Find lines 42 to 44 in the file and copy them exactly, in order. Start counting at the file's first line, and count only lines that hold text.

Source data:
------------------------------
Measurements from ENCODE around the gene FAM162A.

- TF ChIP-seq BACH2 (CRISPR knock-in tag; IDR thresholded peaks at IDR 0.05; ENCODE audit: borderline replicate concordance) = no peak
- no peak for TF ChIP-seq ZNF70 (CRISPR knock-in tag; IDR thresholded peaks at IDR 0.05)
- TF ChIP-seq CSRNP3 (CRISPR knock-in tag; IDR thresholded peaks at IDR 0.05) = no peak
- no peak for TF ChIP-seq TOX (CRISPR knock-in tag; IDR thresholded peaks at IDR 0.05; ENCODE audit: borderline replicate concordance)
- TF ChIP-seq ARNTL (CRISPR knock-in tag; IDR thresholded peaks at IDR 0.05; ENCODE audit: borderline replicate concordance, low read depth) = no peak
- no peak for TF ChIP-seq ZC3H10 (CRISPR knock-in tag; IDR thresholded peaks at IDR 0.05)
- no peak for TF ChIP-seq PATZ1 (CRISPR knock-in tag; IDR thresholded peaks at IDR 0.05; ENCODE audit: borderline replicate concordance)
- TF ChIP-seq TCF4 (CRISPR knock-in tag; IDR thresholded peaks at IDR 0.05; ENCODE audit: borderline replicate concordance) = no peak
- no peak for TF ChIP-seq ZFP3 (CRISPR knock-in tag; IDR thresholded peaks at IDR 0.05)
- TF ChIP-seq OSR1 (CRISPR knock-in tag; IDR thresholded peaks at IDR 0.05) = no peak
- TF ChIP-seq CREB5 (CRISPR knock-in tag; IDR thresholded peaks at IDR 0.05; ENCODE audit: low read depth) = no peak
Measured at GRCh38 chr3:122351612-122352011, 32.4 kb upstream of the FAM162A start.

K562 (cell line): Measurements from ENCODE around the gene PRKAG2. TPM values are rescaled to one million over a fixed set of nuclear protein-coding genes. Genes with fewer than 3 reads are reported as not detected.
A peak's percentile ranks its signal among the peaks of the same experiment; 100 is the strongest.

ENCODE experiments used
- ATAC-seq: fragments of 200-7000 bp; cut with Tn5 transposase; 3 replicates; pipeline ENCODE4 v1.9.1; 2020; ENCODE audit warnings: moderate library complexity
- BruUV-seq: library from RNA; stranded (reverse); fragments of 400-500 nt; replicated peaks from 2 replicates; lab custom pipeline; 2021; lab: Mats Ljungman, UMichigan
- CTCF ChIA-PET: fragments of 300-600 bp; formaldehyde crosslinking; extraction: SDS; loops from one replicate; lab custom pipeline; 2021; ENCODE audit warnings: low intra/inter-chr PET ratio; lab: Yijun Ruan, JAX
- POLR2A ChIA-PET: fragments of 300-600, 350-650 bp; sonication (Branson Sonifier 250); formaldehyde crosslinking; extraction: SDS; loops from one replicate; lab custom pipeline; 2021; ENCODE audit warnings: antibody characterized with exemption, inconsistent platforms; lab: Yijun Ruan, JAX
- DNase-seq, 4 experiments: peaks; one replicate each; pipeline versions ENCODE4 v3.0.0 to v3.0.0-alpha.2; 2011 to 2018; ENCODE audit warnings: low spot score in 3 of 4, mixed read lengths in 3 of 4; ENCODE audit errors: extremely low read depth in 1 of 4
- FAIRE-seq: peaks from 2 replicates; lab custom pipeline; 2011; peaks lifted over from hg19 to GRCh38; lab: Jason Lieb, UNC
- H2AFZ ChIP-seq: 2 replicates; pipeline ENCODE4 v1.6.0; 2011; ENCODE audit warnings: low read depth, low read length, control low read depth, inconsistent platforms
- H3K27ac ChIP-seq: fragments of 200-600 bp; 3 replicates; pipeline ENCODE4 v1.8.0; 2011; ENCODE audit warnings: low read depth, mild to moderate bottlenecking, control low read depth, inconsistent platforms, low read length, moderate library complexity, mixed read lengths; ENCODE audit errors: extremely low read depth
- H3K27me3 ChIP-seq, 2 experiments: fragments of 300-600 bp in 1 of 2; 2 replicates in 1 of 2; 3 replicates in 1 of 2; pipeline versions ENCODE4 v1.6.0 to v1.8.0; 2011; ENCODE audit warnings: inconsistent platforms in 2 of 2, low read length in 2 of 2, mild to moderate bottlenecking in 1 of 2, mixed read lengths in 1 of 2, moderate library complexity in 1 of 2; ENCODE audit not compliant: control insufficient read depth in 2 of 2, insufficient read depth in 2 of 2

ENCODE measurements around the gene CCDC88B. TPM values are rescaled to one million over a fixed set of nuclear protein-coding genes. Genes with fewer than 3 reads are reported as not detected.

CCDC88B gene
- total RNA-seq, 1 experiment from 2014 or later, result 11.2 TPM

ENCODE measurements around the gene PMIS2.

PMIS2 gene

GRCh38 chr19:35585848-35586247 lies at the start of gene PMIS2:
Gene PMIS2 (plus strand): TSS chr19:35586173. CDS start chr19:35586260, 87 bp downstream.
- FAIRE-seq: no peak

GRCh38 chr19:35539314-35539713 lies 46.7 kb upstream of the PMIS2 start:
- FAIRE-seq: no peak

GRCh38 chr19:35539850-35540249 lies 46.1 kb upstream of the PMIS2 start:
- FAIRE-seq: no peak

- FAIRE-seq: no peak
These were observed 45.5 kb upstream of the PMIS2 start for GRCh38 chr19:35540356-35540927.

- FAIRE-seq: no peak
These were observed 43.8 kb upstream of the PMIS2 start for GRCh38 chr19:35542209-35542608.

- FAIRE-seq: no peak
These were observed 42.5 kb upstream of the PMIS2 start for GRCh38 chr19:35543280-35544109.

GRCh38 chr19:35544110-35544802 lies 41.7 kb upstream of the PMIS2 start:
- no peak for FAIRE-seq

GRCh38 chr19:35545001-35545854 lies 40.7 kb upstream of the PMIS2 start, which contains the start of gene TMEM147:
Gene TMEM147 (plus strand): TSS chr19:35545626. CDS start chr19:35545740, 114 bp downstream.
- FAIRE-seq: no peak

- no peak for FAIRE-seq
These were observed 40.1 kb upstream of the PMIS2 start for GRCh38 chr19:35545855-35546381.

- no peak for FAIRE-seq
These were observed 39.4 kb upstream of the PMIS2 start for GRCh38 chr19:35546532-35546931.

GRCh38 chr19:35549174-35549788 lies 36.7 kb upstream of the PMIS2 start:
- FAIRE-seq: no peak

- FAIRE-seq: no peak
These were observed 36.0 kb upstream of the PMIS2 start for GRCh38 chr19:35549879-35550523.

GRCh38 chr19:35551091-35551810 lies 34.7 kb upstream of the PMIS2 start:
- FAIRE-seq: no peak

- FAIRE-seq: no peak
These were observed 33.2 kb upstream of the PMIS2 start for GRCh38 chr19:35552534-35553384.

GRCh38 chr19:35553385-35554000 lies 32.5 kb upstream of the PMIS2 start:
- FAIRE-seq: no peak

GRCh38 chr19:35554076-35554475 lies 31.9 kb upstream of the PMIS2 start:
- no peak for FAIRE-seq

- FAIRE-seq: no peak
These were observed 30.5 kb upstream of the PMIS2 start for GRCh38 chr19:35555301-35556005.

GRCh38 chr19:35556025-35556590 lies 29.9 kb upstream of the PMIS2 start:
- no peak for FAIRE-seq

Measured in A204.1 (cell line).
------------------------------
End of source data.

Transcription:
- FAIRE-seq: no peak
These were observed 42.5 kb upstream of the PMIS2 start for GRCh38 chr19:35543280-35544109.

GRCh38 chr19:35544110-35544802 lies 41.7 kb upstream of the PMIS2 start: